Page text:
What most people don’t see when they hear ALS is what it stands for; Amyotrophic lateral sclerosis, which is a disease of the nerve cells within the spinal cord and brain that control movement.  Most people who are diagnosed and choose not to be on a ventilator will eventually die of suffocation if they don’t die of something else they may contract.  My uncle chose the ventilator which forced him to breathe.  Once he had a trach put in he would never speak, I don’t know what his voice sounds like to this day.  I don’t know what a hug from him would feel like.  I have memories of movie nights at his house since all he could really do was watch TV.  For a while, when I was really young, he was in a wheel chair and they would bring the vent along so that he could come to our house for the holidays but eventually that wasn’t a possibility.

I could go on forever about the impact that this had on my life but in the end it won’t make a big difference because it’s my story and what I saw and dealt with probably isn’t anything you’ve ever seen.  My mom and grandmother used to do passive range of motion on him to keep what little muscle he had left.  With ALS the muscles being to atrophy (which means that they start to go away or die) and so eventually the person is no longer able to move or talk or even breathe on their own.  They are essentially stuck within their minds.  Of course, we had our own system of communication.  We would often ask yes or no questions and if the answer was yes then he would raise his eyebrows.

There was only ever one perk to his illness…ok, maybe two….first, you could always count on him being around (aka at home in bed) and second, he was the BEST secret keeper I ever knew!

This doesn’t begin to do ALS justice and I hope that one day there is a treatment so that these people and their loved ones won’t have to face the reality and devastation that this disease causes.

It’s the hardest thing in the world to watch the person you love slowly wither away and to become trapped within their body knowing full well that they have complete mental capacity.  To all the families still fighting ALS, never give up hope and know that you are not alone.  The last thing I would like to say is thank you for supporting research that I hope will one day ease the pain that this disease has brought to so many families.

People everywhere are affected by this disease, but there are things you can do to help fight it.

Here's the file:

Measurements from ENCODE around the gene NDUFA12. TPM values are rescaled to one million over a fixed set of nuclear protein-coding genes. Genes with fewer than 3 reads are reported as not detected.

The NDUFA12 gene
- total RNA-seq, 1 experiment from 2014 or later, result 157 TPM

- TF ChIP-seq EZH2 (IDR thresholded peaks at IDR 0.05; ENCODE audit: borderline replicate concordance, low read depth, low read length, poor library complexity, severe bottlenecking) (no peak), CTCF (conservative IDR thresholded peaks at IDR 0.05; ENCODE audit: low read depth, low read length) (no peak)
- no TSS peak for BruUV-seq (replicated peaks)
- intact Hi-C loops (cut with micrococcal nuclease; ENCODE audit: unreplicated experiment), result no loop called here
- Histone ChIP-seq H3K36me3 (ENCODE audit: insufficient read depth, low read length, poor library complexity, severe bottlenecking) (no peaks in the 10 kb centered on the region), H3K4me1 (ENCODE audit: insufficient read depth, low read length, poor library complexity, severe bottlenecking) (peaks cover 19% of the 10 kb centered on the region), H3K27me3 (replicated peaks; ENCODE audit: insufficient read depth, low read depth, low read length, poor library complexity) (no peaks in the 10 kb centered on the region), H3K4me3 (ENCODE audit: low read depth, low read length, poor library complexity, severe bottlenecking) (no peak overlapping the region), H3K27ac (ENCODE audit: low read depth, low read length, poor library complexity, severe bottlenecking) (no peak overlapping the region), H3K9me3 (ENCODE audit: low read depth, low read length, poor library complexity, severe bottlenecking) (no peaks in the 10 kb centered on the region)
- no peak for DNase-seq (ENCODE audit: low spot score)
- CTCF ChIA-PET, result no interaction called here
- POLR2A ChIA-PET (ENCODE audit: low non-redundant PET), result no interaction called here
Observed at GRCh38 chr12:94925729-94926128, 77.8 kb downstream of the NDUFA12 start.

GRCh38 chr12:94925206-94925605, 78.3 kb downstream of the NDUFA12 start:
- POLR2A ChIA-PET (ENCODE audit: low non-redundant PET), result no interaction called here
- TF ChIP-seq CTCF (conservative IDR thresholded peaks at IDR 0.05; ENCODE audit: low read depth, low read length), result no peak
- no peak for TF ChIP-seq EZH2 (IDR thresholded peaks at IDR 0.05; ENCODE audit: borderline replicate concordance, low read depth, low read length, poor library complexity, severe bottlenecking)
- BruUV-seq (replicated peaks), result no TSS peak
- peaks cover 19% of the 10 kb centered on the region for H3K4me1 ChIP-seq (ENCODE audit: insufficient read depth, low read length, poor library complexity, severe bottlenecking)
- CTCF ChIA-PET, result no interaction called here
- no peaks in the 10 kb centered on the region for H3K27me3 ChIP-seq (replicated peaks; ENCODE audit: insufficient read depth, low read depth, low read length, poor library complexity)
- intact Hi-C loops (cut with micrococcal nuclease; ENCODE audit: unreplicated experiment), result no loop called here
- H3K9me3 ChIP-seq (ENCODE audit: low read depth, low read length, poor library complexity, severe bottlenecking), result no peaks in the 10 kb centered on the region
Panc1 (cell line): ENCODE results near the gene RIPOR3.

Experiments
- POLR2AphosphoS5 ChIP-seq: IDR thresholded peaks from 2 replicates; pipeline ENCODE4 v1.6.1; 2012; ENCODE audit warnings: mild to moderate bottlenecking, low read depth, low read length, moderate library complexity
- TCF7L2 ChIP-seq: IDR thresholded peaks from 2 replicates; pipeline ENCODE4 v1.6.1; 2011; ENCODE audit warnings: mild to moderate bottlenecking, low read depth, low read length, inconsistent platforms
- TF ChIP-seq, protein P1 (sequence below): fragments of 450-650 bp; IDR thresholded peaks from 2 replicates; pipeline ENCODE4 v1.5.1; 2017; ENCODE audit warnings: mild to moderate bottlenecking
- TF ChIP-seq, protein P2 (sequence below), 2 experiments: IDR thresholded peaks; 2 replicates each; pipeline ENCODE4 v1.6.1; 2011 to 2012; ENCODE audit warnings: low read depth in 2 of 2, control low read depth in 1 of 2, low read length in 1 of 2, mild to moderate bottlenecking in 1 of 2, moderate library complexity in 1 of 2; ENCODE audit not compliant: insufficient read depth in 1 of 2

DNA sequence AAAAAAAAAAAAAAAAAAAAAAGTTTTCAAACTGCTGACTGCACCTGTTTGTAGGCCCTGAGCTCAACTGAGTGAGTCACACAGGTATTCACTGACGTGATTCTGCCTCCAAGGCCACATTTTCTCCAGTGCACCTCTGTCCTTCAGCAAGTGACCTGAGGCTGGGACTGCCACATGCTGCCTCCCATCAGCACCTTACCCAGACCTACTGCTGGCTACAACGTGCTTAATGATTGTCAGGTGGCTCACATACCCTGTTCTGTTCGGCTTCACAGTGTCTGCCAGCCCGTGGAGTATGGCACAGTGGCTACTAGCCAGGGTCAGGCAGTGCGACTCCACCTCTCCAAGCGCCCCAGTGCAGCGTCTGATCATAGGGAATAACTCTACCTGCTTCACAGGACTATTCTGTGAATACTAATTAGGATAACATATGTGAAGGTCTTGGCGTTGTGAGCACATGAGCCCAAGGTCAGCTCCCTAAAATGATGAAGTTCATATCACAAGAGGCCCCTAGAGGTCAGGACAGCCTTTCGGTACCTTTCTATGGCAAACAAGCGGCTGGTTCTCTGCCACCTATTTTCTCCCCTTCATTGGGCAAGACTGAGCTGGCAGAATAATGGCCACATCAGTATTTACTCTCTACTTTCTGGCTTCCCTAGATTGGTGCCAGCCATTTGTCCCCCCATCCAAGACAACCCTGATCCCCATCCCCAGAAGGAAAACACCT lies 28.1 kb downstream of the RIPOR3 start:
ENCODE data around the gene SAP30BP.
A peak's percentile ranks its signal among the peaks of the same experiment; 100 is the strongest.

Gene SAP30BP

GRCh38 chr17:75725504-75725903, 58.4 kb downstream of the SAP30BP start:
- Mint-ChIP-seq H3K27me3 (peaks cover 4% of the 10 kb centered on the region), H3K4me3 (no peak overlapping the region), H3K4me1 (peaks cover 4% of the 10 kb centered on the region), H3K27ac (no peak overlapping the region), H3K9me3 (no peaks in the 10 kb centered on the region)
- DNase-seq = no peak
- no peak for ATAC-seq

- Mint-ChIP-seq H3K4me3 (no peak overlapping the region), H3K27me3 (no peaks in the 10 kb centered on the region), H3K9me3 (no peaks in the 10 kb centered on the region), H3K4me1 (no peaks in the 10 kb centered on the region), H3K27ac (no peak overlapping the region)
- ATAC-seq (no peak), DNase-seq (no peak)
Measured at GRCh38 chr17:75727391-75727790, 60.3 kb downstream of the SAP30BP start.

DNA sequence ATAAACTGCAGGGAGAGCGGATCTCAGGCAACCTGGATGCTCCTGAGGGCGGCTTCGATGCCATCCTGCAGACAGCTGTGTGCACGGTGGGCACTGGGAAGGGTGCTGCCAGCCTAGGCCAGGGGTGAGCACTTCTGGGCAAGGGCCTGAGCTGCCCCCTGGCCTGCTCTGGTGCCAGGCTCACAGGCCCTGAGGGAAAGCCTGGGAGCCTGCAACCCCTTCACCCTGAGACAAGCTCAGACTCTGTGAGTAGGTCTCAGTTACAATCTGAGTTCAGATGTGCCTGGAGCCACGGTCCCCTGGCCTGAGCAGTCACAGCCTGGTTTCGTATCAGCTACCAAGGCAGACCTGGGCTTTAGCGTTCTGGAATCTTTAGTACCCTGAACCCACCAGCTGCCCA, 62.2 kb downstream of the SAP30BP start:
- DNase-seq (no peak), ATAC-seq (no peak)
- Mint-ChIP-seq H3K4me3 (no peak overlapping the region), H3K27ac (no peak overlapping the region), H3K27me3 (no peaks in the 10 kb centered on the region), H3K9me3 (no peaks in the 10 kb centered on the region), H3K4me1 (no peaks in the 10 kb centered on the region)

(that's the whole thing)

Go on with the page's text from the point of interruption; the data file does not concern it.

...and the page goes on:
You can GIVE.  A lot of people have been participating in this “ALS ice bucket challenge”, and while that may be good and all for getting some word out – that’s no substitute for donating to the cause.  We’ve been gifted with the ability to make great leaps in science and medicine, and we can find a cure.  We here at the MoGT are donating to the cause and we challenge you to join us – every little bit helps.  I’ve listed a couple of places below where you can donate. The celebrities participating in the current “challenge” make billions of dollars a year, but less than $40 million has been donated as of the writing of this article – we can do better!

You can SPREAD AWARENESS and get other people to donate.  You don’t have to dump a bucket of ice water on yourself, and we shouldn’t have to to get people to educate themselves.

Today, I consider myself one of the luckiest men in the world: I have my faith, my family, my friends, and my health…  And the opportunity to spread awareness about this killer that has taken far too many people from us before their time. I’ve got a lot to live for, and so do you – so let’s help more have that same opportunity.

Please join us as we’ve donated to the John Paul II Medical Research Institute and, in Hannah and Mr. Blair’s name, to The Gleason Initiative Foundation.

Our Pledge is to not stop here, we’ve already circled ALS events on our calendar to contribute to and hope you will do the same.  Don’t let ALS fall to the wayside when the water stops splashing.


Places you can donate:

The John Paul II Medical Research Institute (my personal choice & for people with qualms about embryonic stem cell research)

The ALS Association– Alsa.org for more information and patient/family/caregiver support

The Robert Packard Center for ALS Research at John Hopkins

The Gleason Initiative Foundation